Orleans Boardgame Review

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<i>Orleans</i> Boardgame Review

Orleans was one of three games nominated for the 2015 Kennerspiel des Jahres (expert’s game of the year) prize, losing out to Broom Service, with Elysium also nominated. Orleans is very different from its two co-nominees, as it’s a longer, more involved strategy game that combines worker placement with the need to choose which of various tracks you’re going to pursue, forcing decisions with limited resources that affect what you’ll be able to accomplish in the rest of the game.

Taking place over 18 rounds, during which players may have anywhere from one to four or five turns, Orleans has a strong solitary element, with two to four players each beginning the game with four worker (“follower”) tokens, using them to gain more followers, earn money or goods or development points, or move around the game’s map to build trading posts. There are more things to do on the board than any player will be able to do in a single turn, and early in the game a player will only get one turn in a round—usually just adding a single follower to his/her supply. Such choices have long-lasting effects on what that player might be able to do later in the game; some moves open up more possible moves for later, while others are aimed primarily at increasing the player’s game-end points total.

Points in Orleans come from three sources: one point per coin, one to five points per goods tile (depending on the good in question), and the product of the player’s status on the development track (a multiplier from one to six) and the sum of his/her trading posts and citizen tiles. The citizen tiles are bonuses players can obtain from numerous spots on the board—the development track, some of the follower tracks, and from the Beneficial Deeds board, where players can sacrifice followers permanently for bonuses of money, movement on the development track, or citizen tiles. In our test game with four players, our final scores ranged from 91 to 102 points.

In a round, each player draws from four to eight follower tokens from his/her bag, which by game-end will include more than eight, and then can place those tokens on various spaces on his/her individual board in specific combinations to perform certain tasks—gaining a new follower of a specific type, moving the player’s merchant token to another town, building a trading post, moving on the development track, or sending followers to the Beneficial Deeds board to die a horrible death earn you coins and maybe a citizen tile. Players can also add a little expansion to their home boards when acquiring a Trader follower, with the expansions providing additional tasks for followers, often with substantial benefits. You need some balance in your followers so that you can make multiple moves in each round, and can add flexibility by acquiring monks, followers who can substitute for any other follower type like wild cards.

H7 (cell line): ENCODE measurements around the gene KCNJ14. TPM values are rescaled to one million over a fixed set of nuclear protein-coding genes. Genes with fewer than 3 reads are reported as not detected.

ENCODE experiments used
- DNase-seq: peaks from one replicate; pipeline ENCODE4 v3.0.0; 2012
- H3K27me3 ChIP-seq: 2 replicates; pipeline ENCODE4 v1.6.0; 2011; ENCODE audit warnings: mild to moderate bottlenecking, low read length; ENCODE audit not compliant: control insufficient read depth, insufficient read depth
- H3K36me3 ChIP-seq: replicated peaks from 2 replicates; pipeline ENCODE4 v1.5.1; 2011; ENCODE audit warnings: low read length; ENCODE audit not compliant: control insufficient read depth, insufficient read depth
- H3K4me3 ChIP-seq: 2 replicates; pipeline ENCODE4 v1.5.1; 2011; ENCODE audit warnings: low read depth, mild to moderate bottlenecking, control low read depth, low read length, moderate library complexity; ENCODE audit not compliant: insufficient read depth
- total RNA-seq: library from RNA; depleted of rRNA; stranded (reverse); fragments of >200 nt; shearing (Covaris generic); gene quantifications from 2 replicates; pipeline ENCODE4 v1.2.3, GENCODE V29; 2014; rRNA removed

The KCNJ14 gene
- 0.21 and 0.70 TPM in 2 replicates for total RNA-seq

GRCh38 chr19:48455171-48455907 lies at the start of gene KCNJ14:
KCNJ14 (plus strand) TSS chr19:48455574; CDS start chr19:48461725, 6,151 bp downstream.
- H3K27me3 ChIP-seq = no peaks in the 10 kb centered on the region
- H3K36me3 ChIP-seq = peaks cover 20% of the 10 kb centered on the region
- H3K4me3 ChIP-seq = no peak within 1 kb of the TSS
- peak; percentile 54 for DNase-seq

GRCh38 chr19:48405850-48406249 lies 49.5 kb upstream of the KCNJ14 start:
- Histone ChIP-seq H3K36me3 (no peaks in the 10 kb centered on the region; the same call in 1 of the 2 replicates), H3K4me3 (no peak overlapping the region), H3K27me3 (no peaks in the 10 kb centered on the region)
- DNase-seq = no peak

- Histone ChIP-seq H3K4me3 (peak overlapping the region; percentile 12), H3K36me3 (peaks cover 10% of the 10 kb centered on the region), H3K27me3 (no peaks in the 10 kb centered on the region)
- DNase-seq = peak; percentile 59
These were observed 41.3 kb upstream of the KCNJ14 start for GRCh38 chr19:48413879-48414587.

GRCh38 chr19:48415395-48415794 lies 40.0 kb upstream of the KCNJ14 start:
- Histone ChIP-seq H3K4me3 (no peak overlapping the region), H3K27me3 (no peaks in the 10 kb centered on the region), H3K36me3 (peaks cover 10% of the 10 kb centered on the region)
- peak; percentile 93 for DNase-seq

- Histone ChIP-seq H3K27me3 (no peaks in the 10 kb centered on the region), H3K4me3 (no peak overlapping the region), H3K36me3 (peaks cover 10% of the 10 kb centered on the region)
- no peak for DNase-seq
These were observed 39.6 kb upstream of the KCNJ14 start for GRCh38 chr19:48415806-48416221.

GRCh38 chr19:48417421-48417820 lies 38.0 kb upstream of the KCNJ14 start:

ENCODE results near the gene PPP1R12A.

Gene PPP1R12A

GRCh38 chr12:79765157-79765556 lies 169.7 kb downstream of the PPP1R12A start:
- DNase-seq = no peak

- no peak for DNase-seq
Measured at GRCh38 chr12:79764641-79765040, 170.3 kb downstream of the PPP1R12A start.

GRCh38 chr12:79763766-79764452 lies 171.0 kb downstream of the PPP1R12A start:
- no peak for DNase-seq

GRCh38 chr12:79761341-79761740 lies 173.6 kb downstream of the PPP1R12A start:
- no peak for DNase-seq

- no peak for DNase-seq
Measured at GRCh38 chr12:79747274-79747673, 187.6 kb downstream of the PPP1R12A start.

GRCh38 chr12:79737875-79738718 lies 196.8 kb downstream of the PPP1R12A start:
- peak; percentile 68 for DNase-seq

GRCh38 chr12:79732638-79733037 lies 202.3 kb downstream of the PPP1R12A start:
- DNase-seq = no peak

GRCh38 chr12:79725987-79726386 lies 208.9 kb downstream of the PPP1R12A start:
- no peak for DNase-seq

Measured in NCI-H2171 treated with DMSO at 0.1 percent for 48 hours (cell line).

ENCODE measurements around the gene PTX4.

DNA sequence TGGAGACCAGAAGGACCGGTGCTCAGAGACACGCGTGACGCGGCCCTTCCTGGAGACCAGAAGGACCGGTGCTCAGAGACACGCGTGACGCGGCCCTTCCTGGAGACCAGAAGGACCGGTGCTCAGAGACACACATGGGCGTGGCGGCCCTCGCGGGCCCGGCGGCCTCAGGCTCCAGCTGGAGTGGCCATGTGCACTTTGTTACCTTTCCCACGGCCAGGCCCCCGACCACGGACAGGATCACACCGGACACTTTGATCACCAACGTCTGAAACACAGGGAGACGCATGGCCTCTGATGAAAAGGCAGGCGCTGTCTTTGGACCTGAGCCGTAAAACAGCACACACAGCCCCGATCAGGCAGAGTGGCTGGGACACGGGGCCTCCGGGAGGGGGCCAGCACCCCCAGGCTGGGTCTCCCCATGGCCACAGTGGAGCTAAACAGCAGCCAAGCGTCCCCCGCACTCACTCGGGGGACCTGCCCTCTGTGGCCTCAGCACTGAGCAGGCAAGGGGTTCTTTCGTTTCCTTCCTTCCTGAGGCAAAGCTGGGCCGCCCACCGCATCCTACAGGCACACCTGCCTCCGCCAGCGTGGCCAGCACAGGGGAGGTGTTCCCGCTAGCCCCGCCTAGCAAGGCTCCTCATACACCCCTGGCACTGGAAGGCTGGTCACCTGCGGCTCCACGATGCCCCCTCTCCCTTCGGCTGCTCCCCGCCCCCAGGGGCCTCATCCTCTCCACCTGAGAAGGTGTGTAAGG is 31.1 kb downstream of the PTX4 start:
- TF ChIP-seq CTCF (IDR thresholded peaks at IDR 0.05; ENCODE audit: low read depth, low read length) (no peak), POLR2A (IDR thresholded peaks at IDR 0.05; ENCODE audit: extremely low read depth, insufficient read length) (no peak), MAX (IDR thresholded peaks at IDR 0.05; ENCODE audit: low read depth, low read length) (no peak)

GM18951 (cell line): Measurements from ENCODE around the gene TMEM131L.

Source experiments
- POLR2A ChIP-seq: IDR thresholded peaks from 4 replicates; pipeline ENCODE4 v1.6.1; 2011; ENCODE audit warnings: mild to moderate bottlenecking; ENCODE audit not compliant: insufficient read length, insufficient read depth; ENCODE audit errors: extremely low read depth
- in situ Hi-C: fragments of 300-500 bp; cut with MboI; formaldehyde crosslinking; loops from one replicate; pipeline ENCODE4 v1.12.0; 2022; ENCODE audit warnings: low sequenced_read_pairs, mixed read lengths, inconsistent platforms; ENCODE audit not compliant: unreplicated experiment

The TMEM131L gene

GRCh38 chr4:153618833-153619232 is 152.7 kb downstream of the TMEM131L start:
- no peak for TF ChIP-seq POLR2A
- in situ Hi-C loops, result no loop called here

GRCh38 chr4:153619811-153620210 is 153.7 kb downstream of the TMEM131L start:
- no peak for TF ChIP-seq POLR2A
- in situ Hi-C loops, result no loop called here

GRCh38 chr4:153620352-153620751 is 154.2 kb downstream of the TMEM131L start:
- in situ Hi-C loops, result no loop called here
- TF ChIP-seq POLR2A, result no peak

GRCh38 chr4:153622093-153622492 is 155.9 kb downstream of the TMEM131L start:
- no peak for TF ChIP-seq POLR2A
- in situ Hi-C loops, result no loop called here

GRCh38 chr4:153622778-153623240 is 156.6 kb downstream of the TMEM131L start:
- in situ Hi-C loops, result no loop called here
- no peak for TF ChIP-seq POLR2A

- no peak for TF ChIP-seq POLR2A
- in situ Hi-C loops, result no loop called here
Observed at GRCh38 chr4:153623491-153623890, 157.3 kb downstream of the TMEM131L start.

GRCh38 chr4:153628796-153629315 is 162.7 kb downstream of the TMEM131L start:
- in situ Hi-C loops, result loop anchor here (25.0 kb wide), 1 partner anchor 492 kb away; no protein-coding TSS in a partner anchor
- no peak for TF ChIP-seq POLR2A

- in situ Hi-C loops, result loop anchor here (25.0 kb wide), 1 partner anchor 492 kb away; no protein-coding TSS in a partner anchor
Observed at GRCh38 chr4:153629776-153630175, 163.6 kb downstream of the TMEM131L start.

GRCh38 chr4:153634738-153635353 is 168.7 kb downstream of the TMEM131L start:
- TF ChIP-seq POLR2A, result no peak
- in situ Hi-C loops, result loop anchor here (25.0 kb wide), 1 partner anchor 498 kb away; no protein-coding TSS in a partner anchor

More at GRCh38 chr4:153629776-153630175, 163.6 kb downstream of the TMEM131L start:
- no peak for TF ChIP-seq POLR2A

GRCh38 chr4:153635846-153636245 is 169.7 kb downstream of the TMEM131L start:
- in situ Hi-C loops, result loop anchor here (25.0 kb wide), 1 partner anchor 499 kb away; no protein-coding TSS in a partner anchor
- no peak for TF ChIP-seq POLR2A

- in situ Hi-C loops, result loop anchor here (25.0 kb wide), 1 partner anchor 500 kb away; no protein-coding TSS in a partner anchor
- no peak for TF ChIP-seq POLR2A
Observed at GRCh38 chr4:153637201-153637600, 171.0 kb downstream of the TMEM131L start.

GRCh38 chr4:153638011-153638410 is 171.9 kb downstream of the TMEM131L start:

Confused yet? Orleans isn’t the most complex game I’ve ever played—Le Havre is more so, and Agricola probably is if you’re playing with all of the decks—but it is the most complex I’ve reviewed in this space. The complexity lies in the array of options: You can’t do everything at once, and with “only” 18 rounds you have to narrow your focus to some extent, although unlike those two games I mentioned above you’re not at risk of starving to death if you don’t make the right choices. (You can undergo “torture,” the game’s delightfully-named version of bankruptcy, but none of us was ever in such peril. Okay, maybe just a little bit of peril.)

Early in the game, you’re just trying to grab more followers so you can actually do stuff. As you approach endgame, your focus has to shift toward maximizing your point total—getting as far along the development track as possible, throwing followers to the lions the Beneficial Deeds board, adding trading stations, and so on. We all agreed that it was impossible to tell at a glance who was winning at any point in the game, which seems like a significant positive in a game that’s very light on direct interaction or competition between players.

The only places where that competition occurs is for citizen tiles, which are located on three tracks on the main board and on every section of the Beneficial Deeds board. The first player to get his token to the space with the citizen on it on a given track gets that tile. The player who places the last follower in a section on the Beneficial Deeds board—that is, who completes that particular section—gets the citizen tile there. There’s also one more awarded at game end to the player with the most trading posts. Otherwise, you’re mostly playing the game yourself, which makes me think there could be a few optimal strategies that would come to dominate play among experienced players. If one player does seem to be doing well, there’s very little you can do to stop him.

Our four-player game took just under three hours to complete, including setup and cleanup and a healthy amount of conversation. Eighteen rounds is long enough for you to get a lot of tasks accomplished within the game, but it’s going to take a long time to get through it and the game might be better if it ended a few rounds sooner. The rules themselves are fairly easy to follow, but I couldn’t imagine a child enjoying a game that is both this long and this open-ended. I’d compare Orleans to a book like Infinite Jest: It’s smart, maybe even brilliant, but it’s really not for everyone, and even serious boardgamers (or readers) may say it’s too much.

Keith Law is a senior baseball writer for ESPN.com and an analyst on ESPN’s Baseball Tonight. You can read his baseball content at search.espn.go.com/keith-law and his personal blog the dish, covering games, literature, and more, at meadowparty.com/blog.